0Comment| 2 people found this helpful. Was this review helpful to you?YesNoReport abuse
on 25 January 1998
This is the best book I've read on managing and coordinating a software development effort. It discussed a lot of the software development "time wasters" as well as good practices. Additionally, unlike a lot of other software books, this book is extremely enjoyable to read. I finished it in only two days. I've already recommended this book to a bunch of my coworkers.
0Comment| One person found this helpful. Was this review helpful to you?YesNoReport abuse
on 1 August 1996
Maguire pokes holes in the conventional wisdom concerning
leading development teams. He uses humor and real-world
examples to convey valuable information on how to run teams
effectively. Includes a highly principled view of the manager's
responsibility to the whole organization not just his/her teams.

Above all, it is valuable not just for product leads, but for
anyone who manages (or would like to learn to manage)in an
industry where deadlines, quality, and customer desires
regularly collide.
0Comment|Was this review helpful to you?YesNoReport abuse
on 8 November 2011
I read this book maybe 15 years ago and it was a formative experience for me. Since then I've gone on to work in large software companies in product development/software engineering and the general sentiment and approach often laid out in this book has stayed with me.

It's probably way out of date in terms of technology these days. But if you can read past that, read into it the general ideas and approaches, there is a wealthy of experience.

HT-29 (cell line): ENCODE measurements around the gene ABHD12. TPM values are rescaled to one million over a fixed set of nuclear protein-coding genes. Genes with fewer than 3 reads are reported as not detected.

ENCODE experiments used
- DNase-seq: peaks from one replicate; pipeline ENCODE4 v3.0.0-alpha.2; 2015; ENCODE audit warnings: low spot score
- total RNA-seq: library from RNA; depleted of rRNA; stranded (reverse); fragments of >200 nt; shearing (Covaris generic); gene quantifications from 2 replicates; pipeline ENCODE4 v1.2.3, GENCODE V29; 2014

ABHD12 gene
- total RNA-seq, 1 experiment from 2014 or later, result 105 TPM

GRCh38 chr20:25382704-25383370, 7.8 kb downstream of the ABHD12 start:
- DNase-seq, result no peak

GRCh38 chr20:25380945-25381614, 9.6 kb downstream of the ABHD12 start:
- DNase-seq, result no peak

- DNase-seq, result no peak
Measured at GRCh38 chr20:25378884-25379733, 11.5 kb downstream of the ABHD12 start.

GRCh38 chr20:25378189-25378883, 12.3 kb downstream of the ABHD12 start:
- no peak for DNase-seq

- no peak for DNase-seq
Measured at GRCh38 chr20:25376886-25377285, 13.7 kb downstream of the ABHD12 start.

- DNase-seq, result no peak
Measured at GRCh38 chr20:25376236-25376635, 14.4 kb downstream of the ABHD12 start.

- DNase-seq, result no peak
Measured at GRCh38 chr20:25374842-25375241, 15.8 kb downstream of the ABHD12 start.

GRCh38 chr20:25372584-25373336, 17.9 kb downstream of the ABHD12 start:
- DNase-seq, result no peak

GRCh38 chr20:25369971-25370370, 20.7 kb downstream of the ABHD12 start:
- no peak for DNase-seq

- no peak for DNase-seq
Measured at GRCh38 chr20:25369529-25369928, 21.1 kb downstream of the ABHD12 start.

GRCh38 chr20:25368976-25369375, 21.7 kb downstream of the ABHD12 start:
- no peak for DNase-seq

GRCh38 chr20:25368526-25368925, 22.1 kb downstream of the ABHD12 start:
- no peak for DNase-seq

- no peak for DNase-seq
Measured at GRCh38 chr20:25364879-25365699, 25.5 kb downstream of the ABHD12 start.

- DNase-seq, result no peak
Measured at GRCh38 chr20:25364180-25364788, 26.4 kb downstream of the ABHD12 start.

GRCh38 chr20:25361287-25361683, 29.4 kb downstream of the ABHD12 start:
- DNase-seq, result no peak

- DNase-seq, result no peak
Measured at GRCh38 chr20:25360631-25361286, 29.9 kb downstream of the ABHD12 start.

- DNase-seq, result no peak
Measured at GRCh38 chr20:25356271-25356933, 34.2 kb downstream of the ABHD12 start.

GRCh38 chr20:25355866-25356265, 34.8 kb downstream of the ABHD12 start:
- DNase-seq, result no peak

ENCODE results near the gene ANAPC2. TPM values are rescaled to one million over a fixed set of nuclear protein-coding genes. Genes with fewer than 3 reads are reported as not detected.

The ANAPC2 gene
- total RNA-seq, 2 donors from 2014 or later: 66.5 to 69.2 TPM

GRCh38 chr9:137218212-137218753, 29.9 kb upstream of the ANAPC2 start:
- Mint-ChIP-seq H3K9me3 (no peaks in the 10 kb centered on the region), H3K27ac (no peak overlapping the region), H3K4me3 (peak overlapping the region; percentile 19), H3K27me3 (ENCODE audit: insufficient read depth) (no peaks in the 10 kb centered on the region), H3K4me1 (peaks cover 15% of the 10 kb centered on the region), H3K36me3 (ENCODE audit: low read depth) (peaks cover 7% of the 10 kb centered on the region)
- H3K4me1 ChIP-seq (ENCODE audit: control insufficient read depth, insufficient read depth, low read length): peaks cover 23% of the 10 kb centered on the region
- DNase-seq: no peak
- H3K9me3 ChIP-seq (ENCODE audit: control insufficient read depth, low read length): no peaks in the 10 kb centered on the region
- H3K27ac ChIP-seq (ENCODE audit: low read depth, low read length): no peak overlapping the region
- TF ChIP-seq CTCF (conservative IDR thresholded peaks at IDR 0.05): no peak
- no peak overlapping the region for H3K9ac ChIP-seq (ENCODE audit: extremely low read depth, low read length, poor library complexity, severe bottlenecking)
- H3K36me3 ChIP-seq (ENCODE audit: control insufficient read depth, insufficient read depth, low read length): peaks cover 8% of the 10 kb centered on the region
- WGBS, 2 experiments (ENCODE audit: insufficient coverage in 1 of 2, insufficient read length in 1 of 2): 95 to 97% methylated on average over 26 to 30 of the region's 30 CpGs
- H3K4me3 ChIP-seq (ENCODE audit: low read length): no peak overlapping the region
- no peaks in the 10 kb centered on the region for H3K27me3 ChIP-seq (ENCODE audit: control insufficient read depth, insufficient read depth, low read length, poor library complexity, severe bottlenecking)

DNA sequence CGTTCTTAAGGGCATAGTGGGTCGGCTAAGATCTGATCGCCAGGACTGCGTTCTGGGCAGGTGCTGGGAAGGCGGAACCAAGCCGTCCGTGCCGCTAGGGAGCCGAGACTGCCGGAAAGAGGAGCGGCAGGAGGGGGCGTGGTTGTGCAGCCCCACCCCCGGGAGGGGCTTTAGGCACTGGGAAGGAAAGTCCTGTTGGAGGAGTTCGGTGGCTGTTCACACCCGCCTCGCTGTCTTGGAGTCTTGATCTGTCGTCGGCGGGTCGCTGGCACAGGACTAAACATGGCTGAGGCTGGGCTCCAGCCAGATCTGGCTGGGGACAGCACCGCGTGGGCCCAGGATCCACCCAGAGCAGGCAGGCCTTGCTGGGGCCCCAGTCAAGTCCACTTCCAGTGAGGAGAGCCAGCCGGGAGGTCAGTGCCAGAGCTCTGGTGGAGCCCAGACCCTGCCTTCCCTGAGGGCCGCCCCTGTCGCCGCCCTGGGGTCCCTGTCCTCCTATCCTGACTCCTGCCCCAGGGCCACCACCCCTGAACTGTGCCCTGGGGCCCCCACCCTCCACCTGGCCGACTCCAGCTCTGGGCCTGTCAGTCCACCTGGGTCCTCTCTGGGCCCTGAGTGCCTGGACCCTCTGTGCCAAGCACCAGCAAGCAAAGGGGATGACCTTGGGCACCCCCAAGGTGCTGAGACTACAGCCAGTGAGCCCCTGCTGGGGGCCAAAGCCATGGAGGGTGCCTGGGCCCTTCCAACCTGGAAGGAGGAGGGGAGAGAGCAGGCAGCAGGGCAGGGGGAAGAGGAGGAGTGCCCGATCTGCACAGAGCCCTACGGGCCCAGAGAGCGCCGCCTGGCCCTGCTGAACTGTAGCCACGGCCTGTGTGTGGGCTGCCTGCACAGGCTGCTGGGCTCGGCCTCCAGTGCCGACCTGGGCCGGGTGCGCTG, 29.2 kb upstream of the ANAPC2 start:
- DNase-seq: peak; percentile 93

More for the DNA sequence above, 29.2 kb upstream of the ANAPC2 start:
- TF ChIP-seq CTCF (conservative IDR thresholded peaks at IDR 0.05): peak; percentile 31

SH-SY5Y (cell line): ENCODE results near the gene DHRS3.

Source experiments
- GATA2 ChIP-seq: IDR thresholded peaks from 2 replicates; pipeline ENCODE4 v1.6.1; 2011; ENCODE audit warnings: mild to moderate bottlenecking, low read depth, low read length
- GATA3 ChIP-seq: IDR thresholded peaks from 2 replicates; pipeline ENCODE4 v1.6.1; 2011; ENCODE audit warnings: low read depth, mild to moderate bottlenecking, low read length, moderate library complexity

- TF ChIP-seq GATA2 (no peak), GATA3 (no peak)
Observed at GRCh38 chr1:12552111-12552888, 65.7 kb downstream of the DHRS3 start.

0Comment|Was this review helpful to you?YesNoReport abuse
on 2 July 1997
Maguire has done a great job in terms of tackling tough problems and making them easy to understand. This book should be read by senior management in any organization that does development.
It sits on my shelf next to "Mythical Man Month" and McConnell's "Rapid Development", but it doesn't stay there for long. I've given away a few copies of it, and keep referring back to mine.
0Comment|Was this review helpful to you?YesNoReport abuse
on 29 April 1999
I am a software engineer with 20 years of experience and found this text to be informative and useful. Mr. Maguire's style is easily read and his observations are backed by numerous examples. The text is limited, however, by Mr. Maguires lack of experience in other types of software projects that don't have double digit headcounts. Overall I found the book to be a good addition to my library.
0Comment|Was this review helpful to you?YesNoReport abuse
on 18 December 1998
I recommend this book to anyone managing (or thinking of managing) a development team. It contains practical advice, good examples, and a real world feel for how developers work (and can improve their work) and how managers can "stay out of their way" so that they can get their work done. This is one of the only Microsoft Press books that I read from cover to cover. Highly recommended!
0Comment|Was this review helpful to you?YesNoReport abuse
on 25 August 1998
This book is distilled experience. Common sense, easy to apply advice that can make your work (and your life) blossom. In Steve's words, experience is a sum of tiny bits of knowledge each of which might not seem all that important but all together make the difference. And that's what the book is all about.
0Comment|Was this review helpful to you?YesNoReport abuse

Sponsored Links

  (What is this?)